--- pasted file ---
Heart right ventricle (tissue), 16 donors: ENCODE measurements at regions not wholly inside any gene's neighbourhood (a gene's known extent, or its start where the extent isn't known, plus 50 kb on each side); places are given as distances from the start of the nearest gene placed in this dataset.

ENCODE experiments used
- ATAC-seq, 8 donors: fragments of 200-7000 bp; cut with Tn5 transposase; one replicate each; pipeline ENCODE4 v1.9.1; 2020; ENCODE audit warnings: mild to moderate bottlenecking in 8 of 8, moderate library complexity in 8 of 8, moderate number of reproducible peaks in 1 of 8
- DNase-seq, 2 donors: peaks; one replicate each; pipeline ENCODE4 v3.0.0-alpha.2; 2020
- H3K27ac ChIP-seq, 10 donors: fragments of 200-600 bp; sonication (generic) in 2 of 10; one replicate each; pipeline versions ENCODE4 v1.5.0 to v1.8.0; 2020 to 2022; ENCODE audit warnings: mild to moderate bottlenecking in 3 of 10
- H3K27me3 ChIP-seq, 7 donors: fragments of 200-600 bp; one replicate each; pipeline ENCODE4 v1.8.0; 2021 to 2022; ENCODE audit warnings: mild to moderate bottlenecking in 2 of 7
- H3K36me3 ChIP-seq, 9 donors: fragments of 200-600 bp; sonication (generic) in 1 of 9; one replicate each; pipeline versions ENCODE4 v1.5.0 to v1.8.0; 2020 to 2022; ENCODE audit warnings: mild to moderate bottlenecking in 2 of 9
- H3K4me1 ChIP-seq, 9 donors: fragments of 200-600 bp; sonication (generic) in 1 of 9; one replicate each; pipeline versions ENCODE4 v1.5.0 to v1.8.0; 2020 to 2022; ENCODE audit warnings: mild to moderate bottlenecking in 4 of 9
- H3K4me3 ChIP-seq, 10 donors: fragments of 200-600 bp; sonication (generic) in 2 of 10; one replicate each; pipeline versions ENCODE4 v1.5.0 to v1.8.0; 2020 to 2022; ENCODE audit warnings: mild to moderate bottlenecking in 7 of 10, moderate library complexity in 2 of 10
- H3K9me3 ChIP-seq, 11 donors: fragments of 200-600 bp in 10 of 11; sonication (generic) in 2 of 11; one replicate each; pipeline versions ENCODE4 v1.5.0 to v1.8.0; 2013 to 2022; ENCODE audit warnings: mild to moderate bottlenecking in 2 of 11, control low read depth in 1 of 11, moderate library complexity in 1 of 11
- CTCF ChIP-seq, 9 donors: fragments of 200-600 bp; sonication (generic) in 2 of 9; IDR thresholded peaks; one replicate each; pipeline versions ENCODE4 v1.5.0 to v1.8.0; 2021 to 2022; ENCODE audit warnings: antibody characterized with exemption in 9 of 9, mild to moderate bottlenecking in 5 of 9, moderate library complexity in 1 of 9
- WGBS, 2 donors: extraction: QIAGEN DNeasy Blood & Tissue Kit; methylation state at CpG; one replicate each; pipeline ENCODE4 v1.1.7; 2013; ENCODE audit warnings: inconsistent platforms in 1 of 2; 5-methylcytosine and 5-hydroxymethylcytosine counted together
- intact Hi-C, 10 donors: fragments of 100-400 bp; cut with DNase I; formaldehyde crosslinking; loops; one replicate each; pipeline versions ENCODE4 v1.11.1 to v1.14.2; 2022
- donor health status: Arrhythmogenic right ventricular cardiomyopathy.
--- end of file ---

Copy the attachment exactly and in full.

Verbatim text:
Heart right ventricle (tissue), 16 donors: ENCODE measurements at regions not wholly inside any gene's neighbourhood (a gene's known extent, or its start where the extent isn't known, plus 50 kb on each side); places are given as distances from the start of the nearest gene placed in this dataset.

ENCODE experiments used
- ATAC-seq, 8 donors: fragments of 200-7000 bp; cut with Tn5 transposase; one replicate each; pipeline ENCODE4 v1.9.1; 2020; ENCODE audit warnings: mild to moderate bottlenecking in 8 of 8, moderate library complexity in 8 of 8, moderate number of reproducible peaks in 1 of 8
- DNase-seq, 2 donors: peaks; one replicate each; pipeline ENCODE4 v3.0.0-alpha.2; 2020
- H3K27ac ChIP-seq, 10 donors: fragments of 200-600 bp; sonication (generic) in 2 of 10; one replicate each; pipeline versions ENCODE4 v1.5.0 to v1.8.0; 2020 to 2022; ENCODE audit warnings: mild to moderate bottlenecking in 3 of 10
- H3K27me3 ChIP-seq, 7 donors: fragments of 200-600 bp; one replicate each; pipeline ENCODE4 v1.8.0; 2021 to 2022; ENCODE audit warnings: mild to moderate bottlenecking in 2 of 7
- H3K36me3 ChIP-seq, 9 donors: fragments of 200-600 bp; sonication (generic) in 1 of 9; one replicate each; pipeline versions ENCODE4 v1.5.0 to v1.8.0; 2020 to 2022; ENCODE audit warnings: mild to moderate bottlenecking in 2 of 9
- H3K4me1 ChIP-seq, 9 donors: fragments of 200-600 bp; sonication (generic) in 1 of 9; one replicate each; pipeline versions ENCODE4 v1.5.0 to v1.8.0; 2020 to 2022; ENCODE audit warnings: mild to moderate bottlenecking in 4 of 9
- H3K4me3 ChIP-seq, 10 donors: fragments of 200-600 bp; sonication (generic) in 2 of 10; one replicate each; pipeline versions ENCODE4 v1.5.0 to v1.8.0; 2020 to 2022; ENCODE audit warnings: mild to moderate bottlenecking in 7 of 10, moderate library complexity in 2 of 10
- H3K9me3 ChIP-seq, 11 donors: fragments of 200-600 bp in 10 of 11; sonication (generic) in 2 of 11; one replicate each; pipeline versions ENCODE4 v1.5.0 to v1.8.0; 2013 to 2022; ENCODE audit warnings: mild to moderate bottlenecking in 2 of 11, control low read depth in 1 of 11, moderate library complexity in 1 of 11
- CTCF ChIP-seq, 9 donors: fragments of 200-600 bp; sonication (generic) in 2 of 9; IDR thresholded peaks; one replicate each; pipeline versions ENCODE4 v1.5.0 to v1.8.0; 2021 to 2022; ENCODE audit warnings: antibody characterized with exemption in 9 of 9, mild to moderate bottlenecking in 5 of 9, moderate library complexity in 1 of 9
- WGBS, 2 donors: extraction: QIAGEN DNeasy Blood & Tissue Kit; methylation state at CpG; one replicate each; pipeline ENCODE4 v1.1.7; 2013; ENCODE audit warnings: inconsistent platforms in 1 of 2; 5-methylcytosine and 5-hydroxymethylcytosine counted together
- intact Hi-C, 10 donors: fragments of 100-400 bp; cut with DNase I; formaldehyde crosslinking; loops; one replicate each; pipeline versions ENCODE4 v1.11.1 to v1.14.2; 2022
- donor health status: Arrhythmogenic right ventricular cardiomyopathy.